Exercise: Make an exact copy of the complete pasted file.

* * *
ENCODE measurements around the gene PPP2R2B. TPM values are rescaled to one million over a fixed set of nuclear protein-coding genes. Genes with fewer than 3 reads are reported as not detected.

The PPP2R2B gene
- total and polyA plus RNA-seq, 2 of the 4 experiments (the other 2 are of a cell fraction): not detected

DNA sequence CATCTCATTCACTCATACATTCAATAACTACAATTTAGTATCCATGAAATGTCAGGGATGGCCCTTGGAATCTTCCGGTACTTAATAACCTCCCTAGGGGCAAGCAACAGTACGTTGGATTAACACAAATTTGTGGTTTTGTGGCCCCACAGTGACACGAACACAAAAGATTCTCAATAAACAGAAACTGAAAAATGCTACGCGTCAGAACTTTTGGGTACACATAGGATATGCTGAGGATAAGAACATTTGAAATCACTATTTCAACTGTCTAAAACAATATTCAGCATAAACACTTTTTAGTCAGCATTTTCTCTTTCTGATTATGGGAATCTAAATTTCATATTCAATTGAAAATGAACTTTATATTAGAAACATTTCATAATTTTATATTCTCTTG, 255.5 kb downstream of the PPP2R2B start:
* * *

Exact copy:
ENCODE measurements around the gene PPP2R2B. TPM values are rescaled to one million over a fixed set of nuclear protein-coding genes. Genes with fewer than 3 reads are reported as not detected.

The PPP2R2B gene
- total and polyA plus RNA-seq, 2 of the 4 experiments (the other 2 are of a cell fraction): not detected

DNA sequence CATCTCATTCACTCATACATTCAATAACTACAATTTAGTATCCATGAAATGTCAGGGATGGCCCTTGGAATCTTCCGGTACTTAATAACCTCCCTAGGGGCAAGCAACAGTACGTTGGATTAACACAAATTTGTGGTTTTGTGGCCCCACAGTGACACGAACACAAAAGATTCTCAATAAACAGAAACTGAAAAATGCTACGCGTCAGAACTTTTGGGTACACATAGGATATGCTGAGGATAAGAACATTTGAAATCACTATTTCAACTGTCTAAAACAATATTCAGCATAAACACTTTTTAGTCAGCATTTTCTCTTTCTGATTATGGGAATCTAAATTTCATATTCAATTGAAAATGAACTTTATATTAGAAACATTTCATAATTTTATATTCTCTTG, 255.5 kb downstream of the PPP2R2B start: